As Part Sventeen shows, by 1968 Johnson was finished with McNamara, calling him a “screwball” in a call with a reporter. He named Clark Clifford as McNamara’s successor, finally persuading the reluctant counselor to put his impeccable reputation to the test in policy. Clifford had the extraordinary ability to smooth talk in all situations, including dealing with Johnson’s belief that Robert Kennedy, now in the Senate, was intent on driving him from office and restoring the Kennedy name to the presidency.

Clifford’s own views on the war had evolved from his initial skepticism, and he was now considered a supporter of whatever was necessary. As soon as taking office, however, Clifford understood just how badly things were trending. His advice to Johnson soon became very much the same as McNamara’s had been.

The word in Washington was that McNamara was at his wit’s end, near a breakdown. When he was emotionally overcome at his retirement ceremony and unable to speak, that perception was widely accepted.

McNamara insisted that this was not the case. His tendency to weep when he was under certain forms of stress or after he had been drinking a bit was a behavioral tic that enabled his critics, ultimately, to mock his statements of regret about the war three decades later.

After setbacks in Vietnam, most notably the Tet offensive, and with Eugene McCarthy and Robert Kennedy announcing their candidacies for the Democratic presidential nomination, LBJ realized that he could not continue his reelection campaign.

And so, on March 31, he announced to a stunned nation that he would not run. Despite having committed himself to a search for peace, Johnson did not make any significant changes in strategy that might have led to negotiations – either in the bombing campaign or troop tactics. Violence soon convulsed America at home as well. On April 4, Martin Luther King was assassinated, followed by nationwide riots. And on June 5, Kennedy was shot; he died the next day.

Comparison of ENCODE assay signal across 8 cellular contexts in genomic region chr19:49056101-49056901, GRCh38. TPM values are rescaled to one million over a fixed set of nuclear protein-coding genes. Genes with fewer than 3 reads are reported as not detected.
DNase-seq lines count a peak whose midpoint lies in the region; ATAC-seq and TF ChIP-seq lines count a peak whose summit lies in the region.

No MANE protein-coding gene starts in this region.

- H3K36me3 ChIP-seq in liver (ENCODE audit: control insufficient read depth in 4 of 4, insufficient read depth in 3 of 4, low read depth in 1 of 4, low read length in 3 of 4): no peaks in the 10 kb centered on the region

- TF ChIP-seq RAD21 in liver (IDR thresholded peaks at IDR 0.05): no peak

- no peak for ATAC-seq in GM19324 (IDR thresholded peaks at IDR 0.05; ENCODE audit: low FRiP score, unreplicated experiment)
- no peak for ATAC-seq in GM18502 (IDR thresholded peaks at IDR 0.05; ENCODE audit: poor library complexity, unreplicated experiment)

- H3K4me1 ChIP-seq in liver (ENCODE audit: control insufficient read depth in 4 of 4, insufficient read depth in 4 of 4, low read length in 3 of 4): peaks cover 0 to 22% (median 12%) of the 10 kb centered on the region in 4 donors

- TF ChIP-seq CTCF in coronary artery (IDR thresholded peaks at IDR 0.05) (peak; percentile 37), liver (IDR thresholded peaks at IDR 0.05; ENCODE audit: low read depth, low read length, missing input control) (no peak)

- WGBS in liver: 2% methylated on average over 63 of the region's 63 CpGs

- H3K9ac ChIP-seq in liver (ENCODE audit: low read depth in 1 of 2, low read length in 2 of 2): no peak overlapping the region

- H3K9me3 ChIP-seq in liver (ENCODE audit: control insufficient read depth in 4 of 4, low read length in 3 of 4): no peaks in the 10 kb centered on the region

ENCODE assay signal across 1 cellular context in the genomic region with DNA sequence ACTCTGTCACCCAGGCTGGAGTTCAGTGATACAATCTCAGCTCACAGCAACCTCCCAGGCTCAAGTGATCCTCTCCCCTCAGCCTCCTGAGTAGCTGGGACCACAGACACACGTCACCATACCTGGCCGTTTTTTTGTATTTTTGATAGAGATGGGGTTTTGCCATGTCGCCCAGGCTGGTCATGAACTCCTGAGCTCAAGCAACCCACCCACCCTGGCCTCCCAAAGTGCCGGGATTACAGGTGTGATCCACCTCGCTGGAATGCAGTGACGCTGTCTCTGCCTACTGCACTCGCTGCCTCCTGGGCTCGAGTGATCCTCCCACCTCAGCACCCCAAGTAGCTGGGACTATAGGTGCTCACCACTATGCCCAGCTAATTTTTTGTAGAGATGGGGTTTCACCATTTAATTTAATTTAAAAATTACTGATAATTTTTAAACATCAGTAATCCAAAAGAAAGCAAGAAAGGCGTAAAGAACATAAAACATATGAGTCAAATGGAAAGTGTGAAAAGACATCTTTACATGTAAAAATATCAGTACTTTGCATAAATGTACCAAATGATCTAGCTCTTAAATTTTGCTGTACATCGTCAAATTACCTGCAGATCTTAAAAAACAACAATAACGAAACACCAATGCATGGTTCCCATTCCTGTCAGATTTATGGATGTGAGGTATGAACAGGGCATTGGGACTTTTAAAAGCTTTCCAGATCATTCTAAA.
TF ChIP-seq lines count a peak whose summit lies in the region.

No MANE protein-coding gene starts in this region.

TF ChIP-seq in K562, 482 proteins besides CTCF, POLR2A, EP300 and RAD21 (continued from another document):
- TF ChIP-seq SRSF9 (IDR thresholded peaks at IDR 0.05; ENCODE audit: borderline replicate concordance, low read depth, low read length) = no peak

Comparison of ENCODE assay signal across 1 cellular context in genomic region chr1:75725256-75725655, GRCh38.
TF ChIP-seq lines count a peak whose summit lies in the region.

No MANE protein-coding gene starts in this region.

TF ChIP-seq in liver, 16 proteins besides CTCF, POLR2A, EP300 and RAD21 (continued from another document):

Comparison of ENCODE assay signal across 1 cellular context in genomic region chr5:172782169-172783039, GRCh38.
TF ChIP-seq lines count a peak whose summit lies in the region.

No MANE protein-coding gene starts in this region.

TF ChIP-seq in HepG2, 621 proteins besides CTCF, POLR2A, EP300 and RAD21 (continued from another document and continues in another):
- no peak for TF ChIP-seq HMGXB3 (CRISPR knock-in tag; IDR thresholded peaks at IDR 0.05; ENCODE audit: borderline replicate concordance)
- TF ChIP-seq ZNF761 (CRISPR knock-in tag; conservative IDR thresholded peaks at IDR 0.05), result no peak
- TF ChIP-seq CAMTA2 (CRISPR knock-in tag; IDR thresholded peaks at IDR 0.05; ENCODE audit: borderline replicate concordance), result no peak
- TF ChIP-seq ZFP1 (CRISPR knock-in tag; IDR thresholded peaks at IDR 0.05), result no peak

After leaving the Pentagon, McNamara went on a vacation trip to Colorado with his wife before starting at the World Bank. Johnson was now a lame duck with a crushed morale. Their failed partnership was now complete.

And as Part Eighteen relates, the war would go on. The devastation of Vietnam and the bombing of the North would wreak havoc, but not submission. The war would spread into Cambodia and, largely unnoticed continue in Laos. A great many more American soldiers would be killed, wounded, or captured. The Pentagon Papers, initiated by McNamara, would reveal the scale of ignorance and duplicity that were so much a factor in the way the conflict unfolded on the battlefield and on American public attitudes.

Johnson’s will was broken, and he died on January 22, 1973, the week his successor, Richard Nixon, was claiming that United States had achieved “peace with honor” in Vietnam, in the words of his aide Henry Kissinger. The last American GIs and prisoners of war would leave the country in a matter of weeks.

One of the eternal debates in history is whether individuals shape events or whether it is the events that define the people involved in them.

The LBJ-McNamara relationship between 1963 and 1968 demonstrates how the personalities and character of these two men delivered an outcome neither of them actually wanted.

The tragedy was traceable to errors of judgment – choices in matters tactical, strategic, and practical.

But above all neither Johnson nor McNamara seemed to accept the moral implications of the conflict, that killing so many people because of a perceived need to defeat an ideology in a country they did not know or understand would defame them forever in history.

Johnson was destroyed by his failure – and by the consequences for his noble intentions on civil rights and poverty.

McNamara was doing his duty to the presidency as he saw it. But throughout his seven years as secretary of defense and for decades after, the way he carried himself – his slicked-back hair and his declaratory manner of speech – obscured the emotion beneath. And when it did show, it came across as self-pity.

They were not by nature evil men, but even though they knew and recognized that the mission in Vietnam encompassed evil, they were unable to end it. Robert McNamara did his best at explaining what had gone wrong. It would never be seen as enough.

Next Week Part Three: When Everything Changed

Sources and Acknowedgements and the audio of McNamara working with his editors can be found at www.platformbooksllc.net.


Subscribe now

June 4, 2024


LBJ and McNamara: The Vietnam Partnership Destined to Fail is the result of more than fifty years of engagement with the subject of conflicts in Indochina, particularly the one that came to be captioned the “American war” in Vietnam from the early 1960s until 1975.